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Kentucky City Has Home Rule Powers


 Home rule power in Kentucky.

The Home rule entitles local jurisdictions to have greater autonomy over many matters, including local taxation.

State Senator Chris Girdler asked the attorney general to determine whether not a city has the right to withdraw from an existing joint city-county tourism commission and then assess a separate tax to generate revenue for the city’s tourism board.

The Kentucky Attorney General has determined it does. The state’s home rule provision entitles the city to “withdraw from a joint tourism commission” because the law does “not expressly prohibit this action.”

Additional taxation

The AG opinion acknowledges “the possibility of multiple tourism boards does create the possibility of additional taxation on the transient citizens of the state.” It continues:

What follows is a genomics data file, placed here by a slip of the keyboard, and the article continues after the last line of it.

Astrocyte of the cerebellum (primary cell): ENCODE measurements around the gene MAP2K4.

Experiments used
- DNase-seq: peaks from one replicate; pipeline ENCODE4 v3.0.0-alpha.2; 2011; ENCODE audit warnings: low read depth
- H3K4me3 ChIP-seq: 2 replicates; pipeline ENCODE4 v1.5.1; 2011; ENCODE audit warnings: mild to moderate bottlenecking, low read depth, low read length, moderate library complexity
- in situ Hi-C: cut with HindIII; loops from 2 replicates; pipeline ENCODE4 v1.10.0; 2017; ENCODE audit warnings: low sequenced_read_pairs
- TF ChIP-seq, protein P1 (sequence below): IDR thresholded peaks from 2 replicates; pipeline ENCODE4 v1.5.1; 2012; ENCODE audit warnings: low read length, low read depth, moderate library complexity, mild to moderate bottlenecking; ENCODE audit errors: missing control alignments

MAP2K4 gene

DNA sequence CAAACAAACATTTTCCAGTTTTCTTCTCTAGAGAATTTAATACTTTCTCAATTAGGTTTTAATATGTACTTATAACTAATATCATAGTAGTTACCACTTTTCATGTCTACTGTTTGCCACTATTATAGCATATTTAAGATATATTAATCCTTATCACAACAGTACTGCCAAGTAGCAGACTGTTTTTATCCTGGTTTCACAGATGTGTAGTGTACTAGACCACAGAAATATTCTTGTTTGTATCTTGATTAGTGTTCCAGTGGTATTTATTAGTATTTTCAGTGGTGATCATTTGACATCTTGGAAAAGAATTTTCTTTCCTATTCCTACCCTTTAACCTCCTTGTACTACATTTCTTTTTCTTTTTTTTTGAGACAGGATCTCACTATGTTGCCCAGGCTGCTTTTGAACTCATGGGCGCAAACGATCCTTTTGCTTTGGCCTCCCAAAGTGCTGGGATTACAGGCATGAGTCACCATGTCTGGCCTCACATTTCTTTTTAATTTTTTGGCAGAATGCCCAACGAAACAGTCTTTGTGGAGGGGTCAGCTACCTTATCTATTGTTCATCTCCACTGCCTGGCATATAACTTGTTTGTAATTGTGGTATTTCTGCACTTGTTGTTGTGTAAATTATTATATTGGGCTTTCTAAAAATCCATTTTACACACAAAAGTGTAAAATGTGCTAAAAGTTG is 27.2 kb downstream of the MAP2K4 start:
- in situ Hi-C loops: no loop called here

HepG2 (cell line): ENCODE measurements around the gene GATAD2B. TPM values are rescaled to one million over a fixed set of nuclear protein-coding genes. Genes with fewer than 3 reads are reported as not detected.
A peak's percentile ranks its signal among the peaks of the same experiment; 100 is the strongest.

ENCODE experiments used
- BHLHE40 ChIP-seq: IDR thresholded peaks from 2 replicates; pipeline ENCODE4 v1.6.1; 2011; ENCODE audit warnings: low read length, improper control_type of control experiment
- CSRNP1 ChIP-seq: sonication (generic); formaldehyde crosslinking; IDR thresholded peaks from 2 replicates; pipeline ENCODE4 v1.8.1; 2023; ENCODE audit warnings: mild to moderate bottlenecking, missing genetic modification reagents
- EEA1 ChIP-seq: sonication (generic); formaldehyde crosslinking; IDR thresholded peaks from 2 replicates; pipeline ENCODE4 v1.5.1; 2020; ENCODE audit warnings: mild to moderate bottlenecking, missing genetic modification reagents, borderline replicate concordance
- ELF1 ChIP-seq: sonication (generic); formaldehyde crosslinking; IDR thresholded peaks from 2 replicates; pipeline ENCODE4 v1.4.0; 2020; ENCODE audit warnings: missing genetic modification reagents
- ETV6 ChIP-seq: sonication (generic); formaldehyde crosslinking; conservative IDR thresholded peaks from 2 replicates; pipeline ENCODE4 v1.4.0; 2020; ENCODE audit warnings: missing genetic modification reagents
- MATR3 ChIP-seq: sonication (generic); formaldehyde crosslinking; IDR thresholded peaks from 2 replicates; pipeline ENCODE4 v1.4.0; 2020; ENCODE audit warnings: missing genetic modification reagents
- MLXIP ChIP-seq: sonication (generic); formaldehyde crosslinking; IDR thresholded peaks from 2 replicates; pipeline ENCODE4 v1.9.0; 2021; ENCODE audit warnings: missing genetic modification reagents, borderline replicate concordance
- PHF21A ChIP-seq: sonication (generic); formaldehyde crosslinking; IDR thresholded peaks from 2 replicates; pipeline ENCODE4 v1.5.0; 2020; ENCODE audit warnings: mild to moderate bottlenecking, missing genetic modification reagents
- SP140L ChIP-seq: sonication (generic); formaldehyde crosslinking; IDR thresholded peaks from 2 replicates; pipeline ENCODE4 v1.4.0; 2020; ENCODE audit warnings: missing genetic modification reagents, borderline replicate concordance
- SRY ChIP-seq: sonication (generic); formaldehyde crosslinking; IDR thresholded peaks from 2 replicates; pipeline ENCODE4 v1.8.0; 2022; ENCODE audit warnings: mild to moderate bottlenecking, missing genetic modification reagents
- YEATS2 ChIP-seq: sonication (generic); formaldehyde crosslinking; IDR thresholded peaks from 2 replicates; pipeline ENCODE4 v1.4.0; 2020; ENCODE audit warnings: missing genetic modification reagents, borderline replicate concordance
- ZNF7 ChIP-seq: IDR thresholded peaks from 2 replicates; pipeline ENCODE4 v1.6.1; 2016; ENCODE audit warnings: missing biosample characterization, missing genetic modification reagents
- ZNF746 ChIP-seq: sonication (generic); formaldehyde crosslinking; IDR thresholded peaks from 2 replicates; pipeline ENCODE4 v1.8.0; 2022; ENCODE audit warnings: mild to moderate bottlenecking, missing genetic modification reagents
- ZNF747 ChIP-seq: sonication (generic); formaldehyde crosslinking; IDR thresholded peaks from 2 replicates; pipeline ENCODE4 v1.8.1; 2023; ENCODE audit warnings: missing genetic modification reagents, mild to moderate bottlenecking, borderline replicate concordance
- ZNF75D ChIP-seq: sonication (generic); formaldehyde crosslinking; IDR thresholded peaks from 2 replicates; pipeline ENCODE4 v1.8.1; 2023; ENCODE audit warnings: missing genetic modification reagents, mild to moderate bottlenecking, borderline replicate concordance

“We cannot say that any adverse effect on the transient citizens of the state would outweigh the possible benefit to the municipality of additional revenue for tourism promotion. Further, the legislature seems to have expressly allowed for multiple tourism commissions, and thus multiple taxation, by allowing local governments to act separately in forming tourism commissions….”

Any separate transient room tax, if imposed, cannot exceed 3%. For additional information, please read OAG15007.

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Gail Cole
Avalara Author
Gail Cole
Gail Cole
Avalara Author Gail Cole
Gail began researching and writing about sales tax in 2012 and has been fascinated with it ever since. She has a penchant for uncovering unusual tax facts, and endeavors to make complex sales tax laws more digestible for both experts and laypeople.